English County Cricket – Kent’s ageless cult hero Darren Stevens will end his career

Time seems to have caught up with Darren Stevens, whose 17 years with Kent will end at the end of the season at the age of 46.

But what is it ? Surely not a hint that there might be a final season in the tank? He doesn’t feel like retiring yet if he can help it, and his farewell message to Kent supporters certainly prompted the thought. “I’m looking forward to the next chapter but looking back I’m very proud of the one I just finished. Stevo x”.

Kent manager of cricket Paul Downton said it was “unthinkable” that a player with Stevens’ talents – he is also renowned for his hard work – had never played for England. Stevens’ final seasons in county cricket took quite a turn. Last year he became the oldest player ever to be named Wisden Cricketer of the Year, a fitting recognition of his 26-year professional career.

But there has also been indignity, as he has become an unwitting symbol of the flaws of red-ball cricket on the English professional circuit, all because of his longstanding mastery at exposing county hitting techniques on the green sewing grounds. For a player who respects and loves the game so much, such a journalistic shortcut was unfortunate.

Stevens has been a cult hero in Kent. His mid-order batting could change the face of games that seemed lost, and his medium-paced bowling, which developed in the second phase of his career – and which these days comes at around 70 mph – could wreak havoc if conditions were favorable.

For Kent alone, he played over 630 matches in all formats, with over 28,000 carries and nearly 900 wickets to his name.

Rob Key, now the ECB’s managing director for England men’s cricket, was captain of Kent when he kicked the new ball to Stevens and changed his career forever. His 31 five-wicket runs in first-class cricket came after his 35th birthday, an extraordinary feat.

“His numbers are remarkable in the modern era which, together with his ability to influence and win games, makes him a true Kent legend. It is unthinkable that a player of his talent has never been selected to play international cricket”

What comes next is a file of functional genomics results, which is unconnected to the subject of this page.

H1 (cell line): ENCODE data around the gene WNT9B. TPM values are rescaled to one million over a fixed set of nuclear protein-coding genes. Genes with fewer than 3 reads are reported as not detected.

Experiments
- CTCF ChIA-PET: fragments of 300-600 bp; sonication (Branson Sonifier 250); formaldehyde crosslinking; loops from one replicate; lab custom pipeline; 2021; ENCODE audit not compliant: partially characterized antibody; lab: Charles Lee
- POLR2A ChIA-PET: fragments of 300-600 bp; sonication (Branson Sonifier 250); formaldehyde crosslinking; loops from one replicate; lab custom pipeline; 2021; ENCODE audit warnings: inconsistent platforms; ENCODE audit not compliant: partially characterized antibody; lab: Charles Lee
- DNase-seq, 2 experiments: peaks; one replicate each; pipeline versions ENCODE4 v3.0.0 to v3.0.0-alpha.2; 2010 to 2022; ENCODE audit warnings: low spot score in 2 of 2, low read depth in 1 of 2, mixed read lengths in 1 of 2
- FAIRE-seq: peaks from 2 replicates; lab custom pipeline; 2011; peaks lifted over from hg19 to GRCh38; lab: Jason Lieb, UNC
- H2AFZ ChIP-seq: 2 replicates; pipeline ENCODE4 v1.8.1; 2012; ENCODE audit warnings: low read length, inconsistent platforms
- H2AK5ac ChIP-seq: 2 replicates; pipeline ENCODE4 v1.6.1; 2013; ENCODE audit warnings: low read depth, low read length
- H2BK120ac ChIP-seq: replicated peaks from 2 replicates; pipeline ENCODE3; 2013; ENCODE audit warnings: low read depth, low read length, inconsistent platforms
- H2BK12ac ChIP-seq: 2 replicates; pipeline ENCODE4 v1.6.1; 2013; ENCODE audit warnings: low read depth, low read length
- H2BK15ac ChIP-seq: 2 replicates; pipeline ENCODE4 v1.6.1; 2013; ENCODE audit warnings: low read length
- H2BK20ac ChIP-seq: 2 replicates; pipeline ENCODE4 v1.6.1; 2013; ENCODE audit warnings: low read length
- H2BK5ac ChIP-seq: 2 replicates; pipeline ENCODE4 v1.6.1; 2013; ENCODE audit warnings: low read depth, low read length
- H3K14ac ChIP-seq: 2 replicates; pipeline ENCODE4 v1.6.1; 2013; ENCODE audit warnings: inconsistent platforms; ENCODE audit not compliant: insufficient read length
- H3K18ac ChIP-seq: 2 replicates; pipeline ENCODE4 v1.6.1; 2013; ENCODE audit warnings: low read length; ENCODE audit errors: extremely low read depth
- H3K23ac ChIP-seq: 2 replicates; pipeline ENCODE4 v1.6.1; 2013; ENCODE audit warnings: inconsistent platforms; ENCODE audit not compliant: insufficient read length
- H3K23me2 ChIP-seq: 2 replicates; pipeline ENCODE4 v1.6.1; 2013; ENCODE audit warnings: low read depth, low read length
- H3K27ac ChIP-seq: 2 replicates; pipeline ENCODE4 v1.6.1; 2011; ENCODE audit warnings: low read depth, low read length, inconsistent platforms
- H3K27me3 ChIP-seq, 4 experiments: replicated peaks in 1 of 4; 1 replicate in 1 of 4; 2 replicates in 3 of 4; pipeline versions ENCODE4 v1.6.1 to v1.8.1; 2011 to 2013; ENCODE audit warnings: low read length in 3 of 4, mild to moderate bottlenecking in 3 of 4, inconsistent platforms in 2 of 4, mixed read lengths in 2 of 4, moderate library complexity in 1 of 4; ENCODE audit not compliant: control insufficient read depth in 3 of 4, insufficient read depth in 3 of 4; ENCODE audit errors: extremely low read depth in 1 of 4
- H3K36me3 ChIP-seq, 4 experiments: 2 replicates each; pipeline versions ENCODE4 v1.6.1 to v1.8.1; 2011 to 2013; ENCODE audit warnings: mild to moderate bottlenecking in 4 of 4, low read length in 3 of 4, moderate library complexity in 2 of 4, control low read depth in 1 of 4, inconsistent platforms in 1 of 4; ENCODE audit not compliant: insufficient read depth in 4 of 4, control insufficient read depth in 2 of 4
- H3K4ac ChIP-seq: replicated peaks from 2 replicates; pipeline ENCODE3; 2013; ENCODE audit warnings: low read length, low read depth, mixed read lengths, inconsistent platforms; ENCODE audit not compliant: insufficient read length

Paul Downton, Kent Cricket Manager

He had joined County as a specialist batsman and had to wait until the age of 43 for his first hat-trick. When he came it was in the low-key circumstances of a Second XI game between Kent and Somerset at Taunton Vale.

Few of his 43 centuries will live on in memory more than his career-best 237 from 225 deliveries against Yorkshire in 2019. Kent, unsure whether to re-sign him, opened contract talks before the sweat of her pads don’t dry out.

There was another extraordinary effort against Glamorgan in 2021, when he became the oldest player to reach a Championship cent for 35 years, and dedicated the rounds to his father, who died of Covid-19. By then County cricket was enjoying live streaming, and messages that ‘Stevo’ was there again flew far beyond Kent to all parts of the country.

Against the white ball, Stevens also played a pivotal role in the Kent Spitfires’ successful T20 teams, winning the ECB National T20 Trophy in 2007 and 2021, 14 years apart.

“It’s bittersweet that my time at Kent has finally come to an end after such a long run and where I’m so proud to have lived my childhood dream with such a phenomenal club,” he said. “The memories will stay with me forever.

“There are so many people to thank who have helped me stay here, David Fulton and Simon Willis for giving me the opportunity to represent the club in 2005. Keysie [Rob Key] for giving me the new ball and starting my bowling career. All of my teammates over the years and Kent employees who have helped me in different ways.

“Last but not least the fans. How you have stuck by me over the years – celebrating my highs and supporting me in my lows, your support has been overwhelming and something I will always be grateful for, so thank you. “

Downton said: “Darren Stevens has been an inspirational cricketer for the past 25 years. His ability to time a cricket shot and his subtle skill with the ball have made him a crowd favorite wherever he has played. His numbers are remarkable in the modern era, which, along with his ability to influence and win games, make him a true Kent legend.

“It is unthinkable that a player of his talent has never been selected to play international cricket.”

Flatter county pitches this season – instructed by the ECB to look more like test surfaces – and a succession of injuries have made life difficult for Stevens this summer. He took just six wickets at an average of 75 in six matches, a stark contrast to the previous five seasons when his wickets cost less than 20 apiece.

Kent have already named Joey Evison, signed from Nottinghamshire, as a replacement. Evison is 20 years old and very promising. By a quick reckoning, he only needs 26 years of clean sessions, solo training and crowd-pleasing, match-turning exploits to rival the qualities of a cricketer extraordinaire.

David Hopps writes about county cricket for ESPNcricinfo @davidkhopps

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